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Arroyo's husband sued for stifling press freedom

Arroyo's husband sued for stifling press freedom

About 40 journalists, press groups and news groups filed a class action Thursday against Philippine President Gloria Arroyo's husband, claiming his libel suits against them violated press freedom.
The class action, filed in suburban Makati city, accused Arroyo's husband, lawyer Jose Miguel Arroyo, of "abuse of pride and violation of freedom of the press" and demanded 12.5 million pesos (US$254,200) in damages.
The suit was in retaliation against his filing libel complaints earlier this year against 43 journalists and publications.
"The class action suit ... also argues that the (libel) suits have not only caused the respondents sleepless nights; they also have a chilling effect on press freedom," said the National Union of Journalists of the Philippines, one of the groups involved.
Marites Vitug, editor of Newsbreak magazine, said the damages they were seeking were "symbolic" and that they only wanted to prevent others from following the example of First Gentleman Arroyo, popularly known as "Mike."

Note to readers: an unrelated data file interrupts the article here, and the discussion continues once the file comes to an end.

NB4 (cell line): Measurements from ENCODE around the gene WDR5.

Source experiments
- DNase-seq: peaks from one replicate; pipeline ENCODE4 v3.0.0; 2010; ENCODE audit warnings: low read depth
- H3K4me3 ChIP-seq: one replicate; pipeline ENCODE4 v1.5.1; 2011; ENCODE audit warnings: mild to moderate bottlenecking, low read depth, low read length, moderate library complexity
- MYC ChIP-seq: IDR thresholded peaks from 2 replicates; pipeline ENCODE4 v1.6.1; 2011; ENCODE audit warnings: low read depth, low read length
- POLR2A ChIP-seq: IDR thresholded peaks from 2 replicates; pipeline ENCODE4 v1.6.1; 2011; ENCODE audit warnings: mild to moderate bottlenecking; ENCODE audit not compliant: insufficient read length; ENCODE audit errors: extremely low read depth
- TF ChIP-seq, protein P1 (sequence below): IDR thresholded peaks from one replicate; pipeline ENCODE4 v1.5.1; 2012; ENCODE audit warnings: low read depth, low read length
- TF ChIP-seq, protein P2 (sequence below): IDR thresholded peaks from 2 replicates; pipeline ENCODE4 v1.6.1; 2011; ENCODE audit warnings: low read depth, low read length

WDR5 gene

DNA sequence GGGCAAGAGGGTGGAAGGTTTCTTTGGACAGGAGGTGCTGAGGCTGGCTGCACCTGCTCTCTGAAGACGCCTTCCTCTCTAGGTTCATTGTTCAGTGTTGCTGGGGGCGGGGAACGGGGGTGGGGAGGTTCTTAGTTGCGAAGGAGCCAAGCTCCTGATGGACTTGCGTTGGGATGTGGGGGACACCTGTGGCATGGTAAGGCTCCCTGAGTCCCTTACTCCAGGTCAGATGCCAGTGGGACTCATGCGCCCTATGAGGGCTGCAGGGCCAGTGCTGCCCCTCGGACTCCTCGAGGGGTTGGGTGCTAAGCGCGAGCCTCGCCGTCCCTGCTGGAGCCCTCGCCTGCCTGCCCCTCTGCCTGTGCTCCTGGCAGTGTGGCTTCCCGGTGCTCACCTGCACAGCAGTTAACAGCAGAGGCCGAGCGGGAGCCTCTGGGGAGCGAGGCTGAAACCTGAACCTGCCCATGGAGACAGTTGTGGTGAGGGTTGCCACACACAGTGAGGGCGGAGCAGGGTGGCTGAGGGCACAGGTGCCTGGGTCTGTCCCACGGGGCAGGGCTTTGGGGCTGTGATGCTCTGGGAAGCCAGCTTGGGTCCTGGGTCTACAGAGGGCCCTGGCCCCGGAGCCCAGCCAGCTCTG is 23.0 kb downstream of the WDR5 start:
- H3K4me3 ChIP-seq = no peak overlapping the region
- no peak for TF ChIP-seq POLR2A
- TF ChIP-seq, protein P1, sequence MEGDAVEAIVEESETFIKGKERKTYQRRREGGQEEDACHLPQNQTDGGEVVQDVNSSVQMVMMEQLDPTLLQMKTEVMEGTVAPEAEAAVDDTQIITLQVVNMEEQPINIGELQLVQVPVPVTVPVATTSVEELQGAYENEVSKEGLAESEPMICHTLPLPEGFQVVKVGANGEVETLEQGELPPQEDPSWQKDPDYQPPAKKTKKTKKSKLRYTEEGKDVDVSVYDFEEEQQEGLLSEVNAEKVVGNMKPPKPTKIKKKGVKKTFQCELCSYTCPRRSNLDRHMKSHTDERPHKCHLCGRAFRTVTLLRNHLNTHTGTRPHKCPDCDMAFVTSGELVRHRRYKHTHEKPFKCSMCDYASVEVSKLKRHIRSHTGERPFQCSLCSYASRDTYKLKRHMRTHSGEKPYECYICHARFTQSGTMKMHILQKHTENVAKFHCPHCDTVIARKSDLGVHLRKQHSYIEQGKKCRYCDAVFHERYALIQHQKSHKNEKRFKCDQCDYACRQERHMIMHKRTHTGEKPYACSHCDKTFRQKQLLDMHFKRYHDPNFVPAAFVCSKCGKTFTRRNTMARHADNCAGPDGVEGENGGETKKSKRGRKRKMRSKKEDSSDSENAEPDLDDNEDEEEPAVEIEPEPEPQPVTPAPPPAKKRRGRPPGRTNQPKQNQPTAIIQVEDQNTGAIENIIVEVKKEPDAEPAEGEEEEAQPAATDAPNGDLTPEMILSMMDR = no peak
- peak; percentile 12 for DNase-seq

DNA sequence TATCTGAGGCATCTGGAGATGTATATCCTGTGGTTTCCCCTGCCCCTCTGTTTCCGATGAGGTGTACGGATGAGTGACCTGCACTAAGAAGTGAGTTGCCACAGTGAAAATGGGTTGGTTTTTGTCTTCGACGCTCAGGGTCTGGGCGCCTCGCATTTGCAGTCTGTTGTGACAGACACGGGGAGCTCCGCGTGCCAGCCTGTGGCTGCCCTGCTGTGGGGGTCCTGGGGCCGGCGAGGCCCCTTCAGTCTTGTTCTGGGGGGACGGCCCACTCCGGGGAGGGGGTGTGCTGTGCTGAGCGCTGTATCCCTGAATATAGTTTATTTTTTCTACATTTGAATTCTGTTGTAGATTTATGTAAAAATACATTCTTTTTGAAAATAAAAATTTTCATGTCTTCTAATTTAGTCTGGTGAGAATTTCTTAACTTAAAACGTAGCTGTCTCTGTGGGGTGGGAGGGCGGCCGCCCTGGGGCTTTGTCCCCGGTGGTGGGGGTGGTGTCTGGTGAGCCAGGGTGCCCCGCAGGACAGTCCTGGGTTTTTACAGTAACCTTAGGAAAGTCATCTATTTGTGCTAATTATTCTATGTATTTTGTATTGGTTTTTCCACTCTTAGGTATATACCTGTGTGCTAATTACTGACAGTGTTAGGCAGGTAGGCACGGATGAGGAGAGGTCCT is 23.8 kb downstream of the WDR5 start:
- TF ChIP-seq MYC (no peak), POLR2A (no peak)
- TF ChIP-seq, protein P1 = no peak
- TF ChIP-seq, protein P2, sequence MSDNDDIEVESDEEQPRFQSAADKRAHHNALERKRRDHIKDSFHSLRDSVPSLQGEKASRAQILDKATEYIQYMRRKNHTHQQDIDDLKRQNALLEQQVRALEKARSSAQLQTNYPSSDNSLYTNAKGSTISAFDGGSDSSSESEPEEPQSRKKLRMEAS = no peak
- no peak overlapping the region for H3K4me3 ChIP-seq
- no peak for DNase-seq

Lawyer for the journalists, Harry Roque, said it was clear that Mike Arroyo had filed so many libel suits to stifle journalists exercising the freedom of the press, rather than just to protect his name.
"Unless he is restrained from filing these cases, we feel the media may in fact be silenced," Roque said.
Jesus Santos, lawyer for Mike Arroyo, said he welcomed the class action and quoted the president's husband as saying, "see you in court."
"How can it be a curtailment of press freedom when the law accords him that right" to sue for libel, Santos asked.
"The First Gentleman respects the right of media people to sue him so they should also respect the right to defend my honor through legal means," the lawyer quoted Mike Arroyo as saying.
Roque said he expected the case to be long and drawn out, and expressed hope that it would only be settled after Gloria Arroyo was no longer president, to ensure the decision was fair.
Arroyo's term ends in 2010. She has battled charges of election fraud and corruption, while her husband has been accused by media and the politicial opposition of using his position to enrich himself.


Updated : 2021-05-07 21:44 GMT+08:00